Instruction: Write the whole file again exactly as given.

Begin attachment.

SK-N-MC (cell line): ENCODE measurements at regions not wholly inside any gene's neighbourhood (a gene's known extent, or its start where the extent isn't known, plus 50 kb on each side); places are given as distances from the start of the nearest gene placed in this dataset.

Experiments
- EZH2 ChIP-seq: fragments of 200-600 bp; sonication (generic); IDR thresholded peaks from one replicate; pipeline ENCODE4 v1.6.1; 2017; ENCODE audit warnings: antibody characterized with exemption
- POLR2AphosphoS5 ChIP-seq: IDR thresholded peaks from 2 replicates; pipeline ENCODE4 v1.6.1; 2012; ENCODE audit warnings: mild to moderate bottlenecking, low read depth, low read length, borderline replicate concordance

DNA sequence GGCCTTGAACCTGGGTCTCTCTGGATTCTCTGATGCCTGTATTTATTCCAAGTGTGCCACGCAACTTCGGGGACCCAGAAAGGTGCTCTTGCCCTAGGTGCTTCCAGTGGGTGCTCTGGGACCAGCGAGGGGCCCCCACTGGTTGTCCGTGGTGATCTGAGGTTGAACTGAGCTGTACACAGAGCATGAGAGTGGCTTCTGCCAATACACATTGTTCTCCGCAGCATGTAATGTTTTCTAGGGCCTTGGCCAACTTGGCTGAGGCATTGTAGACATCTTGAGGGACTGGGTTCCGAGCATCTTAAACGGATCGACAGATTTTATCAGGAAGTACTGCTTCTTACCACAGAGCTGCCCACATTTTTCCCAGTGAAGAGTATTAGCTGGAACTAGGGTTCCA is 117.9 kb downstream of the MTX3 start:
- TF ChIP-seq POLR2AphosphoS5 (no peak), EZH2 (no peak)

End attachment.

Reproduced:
SK-N-MC (cell line): ENCODE measurements at regions not wholly inside any gene's neighbourhood (a gene's known extent, or its start where the extent isn't known, plus 50 kb on each side); places are given as distances from the start of the nearest gene placed in this dataset.

Experiments
- EZH2 ChIP-seq: fragments of 200-600 bp; sonication (generic); IDR thresholded peaks from one replicate; pipeline ENCODE4 v1.6.1; 2017; ENCODE audit warnings: antibody characterized with exemption
- POLR2AphosphoS5 ChIP-seq: IDR thresholded peaks from 2 replicates; pipeline ENCODE4 v1.6.1; 2012; ENCODE audit warnings: mild to moderate bottlenecking, low read depth, low read length, borderline replicate concordance

DNA sequence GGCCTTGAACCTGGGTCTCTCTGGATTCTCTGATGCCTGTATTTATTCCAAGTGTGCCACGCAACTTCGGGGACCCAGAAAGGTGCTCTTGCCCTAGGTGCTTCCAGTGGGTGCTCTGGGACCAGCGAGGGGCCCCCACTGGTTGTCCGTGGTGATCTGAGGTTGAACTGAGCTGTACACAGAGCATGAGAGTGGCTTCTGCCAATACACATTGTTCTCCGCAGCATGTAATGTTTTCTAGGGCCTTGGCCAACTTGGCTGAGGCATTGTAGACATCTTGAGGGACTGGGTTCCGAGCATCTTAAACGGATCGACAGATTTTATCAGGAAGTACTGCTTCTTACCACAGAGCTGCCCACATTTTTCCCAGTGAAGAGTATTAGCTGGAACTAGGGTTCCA is 117.9 kb downstream of the MTX3 start:
- TF ChIP-seq POLR2AphosphoS5 (no peak), EZH2 (no peak)